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Sat Feb 8, 2014, 08:41 PM

The chattering classes, the culture war, and Tetris

Remember Tetris? The player’s objective was to shift and rotate puzzle pieces to fill rows of squares. If the rows got filled, they would disappear and leave more time to figure how the next piece would fit. If too many unfilled rows pile up, you lose.

Okay, stop staring at the gif and keep reading.

The key to playing the game was to learn to recognize and configure the falling pieces as quickly as possible. If you had to analyze them you wouldn’t last long. Don’t think about it, just take what the program gives you and deal with it instinctively.

Each mistake causes the unfinished rows to pile up and forces the player work under increasing pressure to beat down the backlog. This idea isn’t new. Henry Ford used to make sure there was at least one maniac that lived for a particular task on each assembly line. That maniac would shove pieces down the line at a tremendous pace, forcing the other workers to keep up thus increasing production. This was known as a “ringer on the line” or, more appropriately, a “Dick Move”.

Of course our manufacturing base for actual products a lot smaller now. But we have a gigantic industry for the manufacture of ideology. We’re turning out memes on three shifts and the ringers are working double overtime. We are living in an ideological consumer’s paradise.

So what if those shapes in Tetris weren’t groups of colored squares, but rather prefab memes that look like this:

Most of you wouldn’t find it too troubling to shove that into what could be an ideological matrix at the bottom of the screen. This piece, on the other hand, might be a bit of a problem even though it’s just another configuration of four blocks:

They’re all just groups of four blocks after all. It will fit somewhere. Remember, you’re under pressure to beat down that backlog…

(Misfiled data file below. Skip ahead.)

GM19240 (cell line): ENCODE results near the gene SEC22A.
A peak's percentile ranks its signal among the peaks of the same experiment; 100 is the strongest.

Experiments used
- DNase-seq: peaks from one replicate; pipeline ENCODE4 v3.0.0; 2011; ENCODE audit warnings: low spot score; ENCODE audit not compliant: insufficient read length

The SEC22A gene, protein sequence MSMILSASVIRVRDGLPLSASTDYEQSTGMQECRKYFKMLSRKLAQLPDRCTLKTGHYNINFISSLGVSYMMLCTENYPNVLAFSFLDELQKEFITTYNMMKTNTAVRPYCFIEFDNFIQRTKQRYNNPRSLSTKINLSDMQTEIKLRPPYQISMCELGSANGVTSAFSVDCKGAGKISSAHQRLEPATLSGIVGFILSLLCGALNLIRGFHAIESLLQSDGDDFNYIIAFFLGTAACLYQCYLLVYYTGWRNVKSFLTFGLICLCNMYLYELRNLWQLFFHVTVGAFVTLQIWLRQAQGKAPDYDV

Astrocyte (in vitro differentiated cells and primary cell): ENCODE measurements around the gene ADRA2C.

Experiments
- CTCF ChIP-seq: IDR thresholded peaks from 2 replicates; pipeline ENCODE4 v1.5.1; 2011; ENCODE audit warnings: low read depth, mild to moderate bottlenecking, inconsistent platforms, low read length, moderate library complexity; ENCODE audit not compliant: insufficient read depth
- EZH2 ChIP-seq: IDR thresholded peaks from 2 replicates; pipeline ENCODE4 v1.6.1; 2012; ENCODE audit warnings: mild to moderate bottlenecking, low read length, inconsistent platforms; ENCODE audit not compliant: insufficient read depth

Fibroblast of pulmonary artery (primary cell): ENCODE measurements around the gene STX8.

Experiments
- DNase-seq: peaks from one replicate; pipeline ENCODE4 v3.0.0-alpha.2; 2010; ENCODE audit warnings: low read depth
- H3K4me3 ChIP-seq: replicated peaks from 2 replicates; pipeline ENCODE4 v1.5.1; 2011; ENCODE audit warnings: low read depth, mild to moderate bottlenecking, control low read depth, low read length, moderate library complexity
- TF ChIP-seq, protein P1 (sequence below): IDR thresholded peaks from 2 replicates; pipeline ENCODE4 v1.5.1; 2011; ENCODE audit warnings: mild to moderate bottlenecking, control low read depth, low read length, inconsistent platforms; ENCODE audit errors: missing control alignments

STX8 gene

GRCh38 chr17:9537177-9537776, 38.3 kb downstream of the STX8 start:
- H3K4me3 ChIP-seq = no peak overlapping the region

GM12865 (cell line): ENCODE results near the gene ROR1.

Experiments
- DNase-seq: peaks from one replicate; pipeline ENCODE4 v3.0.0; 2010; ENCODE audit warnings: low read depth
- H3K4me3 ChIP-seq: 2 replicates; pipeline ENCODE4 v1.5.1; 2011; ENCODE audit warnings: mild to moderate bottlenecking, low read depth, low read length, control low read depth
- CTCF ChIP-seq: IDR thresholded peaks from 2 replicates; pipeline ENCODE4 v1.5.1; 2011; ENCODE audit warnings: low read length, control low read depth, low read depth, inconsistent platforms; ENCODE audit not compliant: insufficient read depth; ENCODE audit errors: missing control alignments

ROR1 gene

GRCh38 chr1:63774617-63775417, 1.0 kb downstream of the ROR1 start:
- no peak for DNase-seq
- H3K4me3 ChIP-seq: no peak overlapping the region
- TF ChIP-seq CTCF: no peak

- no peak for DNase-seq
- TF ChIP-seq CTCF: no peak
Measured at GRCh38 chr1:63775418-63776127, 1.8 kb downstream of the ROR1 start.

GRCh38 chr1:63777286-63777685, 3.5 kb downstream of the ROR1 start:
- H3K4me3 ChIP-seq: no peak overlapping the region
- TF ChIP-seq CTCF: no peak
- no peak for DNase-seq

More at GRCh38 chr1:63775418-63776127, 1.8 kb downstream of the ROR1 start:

And what happens if you get a few of these:

You’re don’t have time to decipher those acronyms, just fill the gaps and get on with it. Remember, you have no control over what the software serves up; all you can do is to try to make it fit into the ideology you’ve already built. It won’t matter if they change the colors of the blocks or the letters inside them, as long as you can slam it into place in time to figure out what to do with the next piece. In fact, the more you play, the more invested you become in the game and the less likely you are to give too much consideration to the subtleties of individual block identification. That’s because the game’s objective is to keep you playing the game.

The funny thing about Tetris is that when a row is completed, it disappears. It is forgotten in the rush to install more blocks. Just like on an assembly line you have to take product you didn’t design and make it work before it disappears forever down the line. You’re invested in the process, but your investment stretches no further than completing a process you had no role in developing and what insufficient wage you get from dealing with it. And if management is smart, there will be a ringer right there next to you shoving product your way. That ringer defines the limits of your control over the memes you see.

And the ringers are more invested than you are. They are doing what they were born to do, and it ain’t quality control. They were carefully selected and if they work really hard they will move up the pay scale ladder. They will be movers and shakers just like the big bosses in the corner office. When they talk, people will listen. And they know they will be respected, revered even.

Of course, there are ringers and there are ringers. Some are upstanding citizens, others are buffoons. Most, while possibly well meaning, are in it for the money. That's why the 1% pays them all that cash. Because truth to tell, that ringer standing next to you on the line isn't any smarter than you. He doesn't know anything you don't know. He didn't design the product he shoves your way. He just knows how to work the system better than you.

Generally speaking, the more successful the ringer is, the more the product looks like this:

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